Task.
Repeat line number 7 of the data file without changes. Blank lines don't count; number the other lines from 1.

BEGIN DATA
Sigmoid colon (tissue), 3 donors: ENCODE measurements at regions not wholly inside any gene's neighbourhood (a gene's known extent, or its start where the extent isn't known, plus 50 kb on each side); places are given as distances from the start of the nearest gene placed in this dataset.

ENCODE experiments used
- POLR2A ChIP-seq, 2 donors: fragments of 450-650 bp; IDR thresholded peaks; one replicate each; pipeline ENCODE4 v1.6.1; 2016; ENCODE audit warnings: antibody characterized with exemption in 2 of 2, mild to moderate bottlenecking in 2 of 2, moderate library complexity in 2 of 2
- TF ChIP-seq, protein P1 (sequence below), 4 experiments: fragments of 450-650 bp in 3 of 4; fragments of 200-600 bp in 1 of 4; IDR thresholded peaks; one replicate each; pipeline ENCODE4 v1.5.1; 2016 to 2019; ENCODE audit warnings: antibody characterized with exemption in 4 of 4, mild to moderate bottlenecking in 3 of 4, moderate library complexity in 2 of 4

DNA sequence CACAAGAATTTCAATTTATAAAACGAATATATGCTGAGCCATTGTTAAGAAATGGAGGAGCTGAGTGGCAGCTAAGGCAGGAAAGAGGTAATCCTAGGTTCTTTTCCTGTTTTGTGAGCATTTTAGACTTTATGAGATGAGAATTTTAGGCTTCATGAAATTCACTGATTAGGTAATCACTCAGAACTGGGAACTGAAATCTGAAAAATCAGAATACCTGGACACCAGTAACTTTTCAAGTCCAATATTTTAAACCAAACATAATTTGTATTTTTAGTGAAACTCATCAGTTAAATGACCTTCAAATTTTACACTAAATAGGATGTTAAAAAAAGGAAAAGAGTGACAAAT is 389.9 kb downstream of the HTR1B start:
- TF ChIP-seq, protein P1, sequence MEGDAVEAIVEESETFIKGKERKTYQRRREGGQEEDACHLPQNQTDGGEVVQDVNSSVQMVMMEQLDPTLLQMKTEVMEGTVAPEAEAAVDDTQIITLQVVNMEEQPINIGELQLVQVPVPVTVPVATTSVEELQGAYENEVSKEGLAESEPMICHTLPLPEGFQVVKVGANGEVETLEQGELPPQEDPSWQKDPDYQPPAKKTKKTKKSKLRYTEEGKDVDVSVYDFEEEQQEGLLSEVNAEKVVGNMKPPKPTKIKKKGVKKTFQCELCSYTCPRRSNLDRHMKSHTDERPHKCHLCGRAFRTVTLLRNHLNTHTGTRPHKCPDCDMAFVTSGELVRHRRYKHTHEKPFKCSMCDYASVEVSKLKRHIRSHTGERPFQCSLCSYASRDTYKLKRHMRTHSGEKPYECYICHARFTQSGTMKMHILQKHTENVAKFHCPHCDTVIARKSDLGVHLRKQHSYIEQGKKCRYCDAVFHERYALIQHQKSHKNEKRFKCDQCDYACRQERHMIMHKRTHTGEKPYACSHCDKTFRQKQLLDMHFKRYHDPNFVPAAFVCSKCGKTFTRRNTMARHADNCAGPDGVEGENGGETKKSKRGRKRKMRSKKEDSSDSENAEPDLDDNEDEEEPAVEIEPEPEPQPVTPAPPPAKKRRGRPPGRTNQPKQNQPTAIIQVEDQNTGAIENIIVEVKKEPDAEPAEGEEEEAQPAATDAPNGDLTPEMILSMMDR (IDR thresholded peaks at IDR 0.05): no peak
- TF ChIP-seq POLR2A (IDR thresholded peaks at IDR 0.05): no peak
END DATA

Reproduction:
- TF ChIP-seq POLR2A (IDR thresholded peaks at IDR 0.05): no peak